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geoffb Group TitleBest ResponseYou've already chosen the best response.0
\[\LARGE (b^{x})^{y} = b^{x \times y}\]
 2 years ago

geoffb Group TitleBest ResponseYou've already chosen the best response.0
Remember the outside exponent also applies to the 8.
 2 years ago

mathgirl73 Group TitleBest ResponseYou've already chosen the best response.1
everything must be raised to 2/3 power . when raise a product by a power you multiply the exponents
 2 years ago

xKingx Group TitleBest ResponseYou've already chosen the best response.0
@geoffb Can you explain how I'd use that formula with this problem?
 2 years ago

mathgirl73 Group TitleBest ResponseYou've already chosen the best response.1
dw:1354925885023:dw
 2 years ago

mathgirl73 Group TitleBest ResponseYou've already chosen the best response.1
dw:1354925885023:dw
 2 years ago

xKingx Group TitleBest ResponseYou've already chosen the best response.0
Can you explain what you did in each step so I can make sure I understand it?
 2 years ago

mathgirl73 Group TitleBest ResponseYou've already chosen the best response.1
from the image the exponents looks negative.
 2 years ago

mathgirl73 Group TitleBest ResponseYou've already chosen the best response.1
everything has to be raised by the power that is outside the parentheses. so 2/3
 2 years ago

mathgirl73 Group TitleBest ResponseYou've already chosen the best response.1
everything has to be raised by the power that is outside the parentheses. so 2/3
 2 years ago

mathgirl73 Group TitleBest ResponseYou've already chosen the best response.1
8 raised to the 2/3 and a^3 raised to the 2/3
 2 years ago

mathgirl73 Group TitleBest ResponseYou've already chosen the best response.1
so you have 8^2/3
 2 years ago

mathgirl73 Group TitleBest ResponseYou've already chosen the best response.1
you have to multiply a^3 by 2/3
 2 years ago

mathgirl73 Group TitleBest ResponseYou've already chosen the best response.1
so you get in the numerator 3 times 2 = 6 and the denominator 3 times 1=3
 2 years ago

mathgirl73 Group TitleBest ResponseYou've already chosen the best response.1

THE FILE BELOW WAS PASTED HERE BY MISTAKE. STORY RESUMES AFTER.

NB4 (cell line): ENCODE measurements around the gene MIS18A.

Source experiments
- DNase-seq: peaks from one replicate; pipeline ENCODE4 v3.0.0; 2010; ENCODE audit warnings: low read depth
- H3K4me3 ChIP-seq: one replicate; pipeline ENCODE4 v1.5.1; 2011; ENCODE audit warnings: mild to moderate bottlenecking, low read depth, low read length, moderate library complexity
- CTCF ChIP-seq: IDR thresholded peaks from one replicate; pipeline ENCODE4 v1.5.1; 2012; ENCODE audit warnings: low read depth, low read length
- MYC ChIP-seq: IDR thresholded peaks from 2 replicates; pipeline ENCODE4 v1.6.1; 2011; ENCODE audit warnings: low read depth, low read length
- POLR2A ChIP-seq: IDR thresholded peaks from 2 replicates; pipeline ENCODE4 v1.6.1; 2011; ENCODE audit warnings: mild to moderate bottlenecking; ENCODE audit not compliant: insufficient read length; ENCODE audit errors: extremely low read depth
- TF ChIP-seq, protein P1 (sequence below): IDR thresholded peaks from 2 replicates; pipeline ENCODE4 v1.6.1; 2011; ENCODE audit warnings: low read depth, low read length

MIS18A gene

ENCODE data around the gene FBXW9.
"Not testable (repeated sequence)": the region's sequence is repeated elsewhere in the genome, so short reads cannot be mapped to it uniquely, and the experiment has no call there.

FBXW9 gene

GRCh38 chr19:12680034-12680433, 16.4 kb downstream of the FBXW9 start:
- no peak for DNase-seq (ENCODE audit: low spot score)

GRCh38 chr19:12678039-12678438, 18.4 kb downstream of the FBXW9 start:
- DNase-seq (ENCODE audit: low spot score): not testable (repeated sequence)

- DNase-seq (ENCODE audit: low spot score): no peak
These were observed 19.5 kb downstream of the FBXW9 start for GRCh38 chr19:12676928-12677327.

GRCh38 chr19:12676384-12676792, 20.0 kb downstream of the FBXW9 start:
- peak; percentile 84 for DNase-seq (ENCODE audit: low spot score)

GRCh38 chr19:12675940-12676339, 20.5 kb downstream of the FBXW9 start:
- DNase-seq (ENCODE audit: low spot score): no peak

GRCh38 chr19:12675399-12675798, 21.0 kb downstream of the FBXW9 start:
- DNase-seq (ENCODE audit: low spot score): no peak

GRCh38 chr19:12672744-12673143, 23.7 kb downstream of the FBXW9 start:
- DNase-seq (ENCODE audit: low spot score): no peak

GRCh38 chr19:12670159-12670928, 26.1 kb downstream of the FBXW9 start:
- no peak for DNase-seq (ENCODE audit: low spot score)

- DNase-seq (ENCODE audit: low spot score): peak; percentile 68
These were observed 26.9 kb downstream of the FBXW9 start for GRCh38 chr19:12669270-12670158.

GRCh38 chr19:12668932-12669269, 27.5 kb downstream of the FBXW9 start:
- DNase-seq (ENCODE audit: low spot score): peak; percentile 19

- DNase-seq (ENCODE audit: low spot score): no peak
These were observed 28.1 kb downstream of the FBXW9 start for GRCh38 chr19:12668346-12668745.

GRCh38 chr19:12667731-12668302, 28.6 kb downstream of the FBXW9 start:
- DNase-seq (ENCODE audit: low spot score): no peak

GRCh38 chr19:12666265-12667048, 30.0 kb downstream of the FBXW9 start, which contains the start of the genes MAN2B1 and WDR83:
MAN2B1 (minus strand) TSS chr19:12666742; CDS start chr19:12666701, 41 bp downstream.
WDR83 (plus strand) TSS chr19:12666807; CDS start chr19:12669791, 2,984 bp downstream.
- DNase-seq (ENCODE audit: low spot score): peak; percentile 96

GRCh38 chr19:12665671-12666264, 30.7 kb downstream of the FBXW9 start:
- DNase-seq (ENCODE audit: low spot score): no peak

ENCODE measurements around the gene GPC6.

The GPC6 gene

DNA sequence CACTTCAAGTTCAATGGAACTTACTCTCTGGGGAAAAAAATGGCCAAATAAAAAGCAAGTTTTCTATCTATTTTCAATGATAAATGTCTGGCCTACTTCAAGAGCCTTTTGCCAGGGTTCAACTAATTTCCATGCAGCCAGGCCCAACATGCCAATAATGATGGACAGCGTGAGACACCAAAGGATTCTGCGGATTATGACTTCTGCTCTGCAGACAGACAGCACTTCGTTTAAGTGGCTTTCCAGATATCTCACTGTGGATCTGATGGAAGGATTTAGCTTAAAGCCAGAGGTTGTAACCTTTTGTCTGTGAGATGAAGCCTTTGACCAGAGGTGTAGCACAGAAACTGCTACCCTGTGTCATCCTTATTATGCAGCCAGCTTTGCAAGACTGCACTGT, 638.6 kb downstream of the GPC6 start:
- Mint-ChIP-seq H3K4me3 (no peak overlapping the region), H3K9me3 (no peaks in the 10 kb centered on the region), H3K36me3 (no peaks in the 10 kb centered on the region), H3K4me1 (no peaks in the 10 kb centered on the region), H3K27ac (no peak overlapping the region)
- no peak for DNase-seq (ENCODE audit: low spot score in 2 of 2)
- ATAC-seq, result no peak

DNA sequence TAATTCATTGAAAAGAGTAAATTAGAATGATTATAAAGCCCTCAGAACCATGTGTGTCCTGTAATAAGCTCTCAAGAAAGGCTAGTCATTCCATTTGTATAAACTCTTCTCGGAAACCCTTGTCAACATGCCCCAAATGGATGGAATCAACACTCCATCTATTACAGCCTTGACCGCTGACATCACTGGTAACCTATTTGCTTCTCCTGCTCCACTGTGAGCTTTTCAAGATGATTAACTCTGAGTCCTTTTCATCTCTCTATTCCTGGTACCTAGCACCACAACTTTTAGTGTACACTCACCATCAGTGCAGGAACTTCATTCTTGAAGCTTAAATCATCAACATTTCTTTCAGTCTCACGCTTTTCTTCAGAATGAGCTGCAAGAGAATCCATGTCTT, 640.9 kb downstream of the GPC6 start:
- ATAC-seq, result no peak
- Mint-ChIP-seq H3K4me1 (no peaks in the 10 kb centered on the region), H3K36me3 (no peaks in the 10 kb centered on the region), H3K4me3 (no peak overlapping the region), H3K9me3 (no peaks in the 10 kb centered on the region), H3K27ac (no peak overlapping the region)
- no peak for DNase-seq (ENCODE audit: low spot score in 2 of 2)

so you get in the numerator 3 times 2 = 6 and the denominator 3 times 1=3
 2 years ago

mathgirl73 Group TitleBest ResponseYou've already chosen the best response.1
6/3=2 so you have a^2
 2 years ago

mathgirl73 Group TitleBest ResponseYou've already chosen the best response.1
now you will have 8^2/3 a^2
 2 years ago

mathgirl73 Group TitleBest ResponseYou've already chosen the best response.1
you can't have negative exponents so you drop 82/3 down in the denominator and it becomes 8^2/3
 2 years ago

mathgirl73 Group TitleBest ResponseYou've already chosen the best response.1
now you have a^2/8^2/3
 2 years ago

mathgirl73 Group TitleBest ResponseYou've already chosen the best response.1
if you havent learned how to convert fractional exponents to radicals then you can stop there
 2 years ago

mathgirl73 Group TitleBest ResponseYou've already chosen the best response.1
but if not you convert 8 2/3 to a radical
 2 years ago

mathgirl73 Group TitleBest ResponseYou've already chosen the best response.1
dw:1354927080454:dw
 2 years ago

xKingx Group TitleBest ResponseYou've already chosen the best response.0
I think I get it lol
 2 years ago

geoffb Group TitleBest ResponseYou've already chosen the best response.0
"you can't have negative exponents" Sure you can. The rest of what you said looks good though.
 2 years ago

mathgirl73 Group TitleBest ResponseYou've already chosen the best response.1
you can but 99.9% of the time n Algebra, teachers want the answer using positive exponents.
 2 years ago
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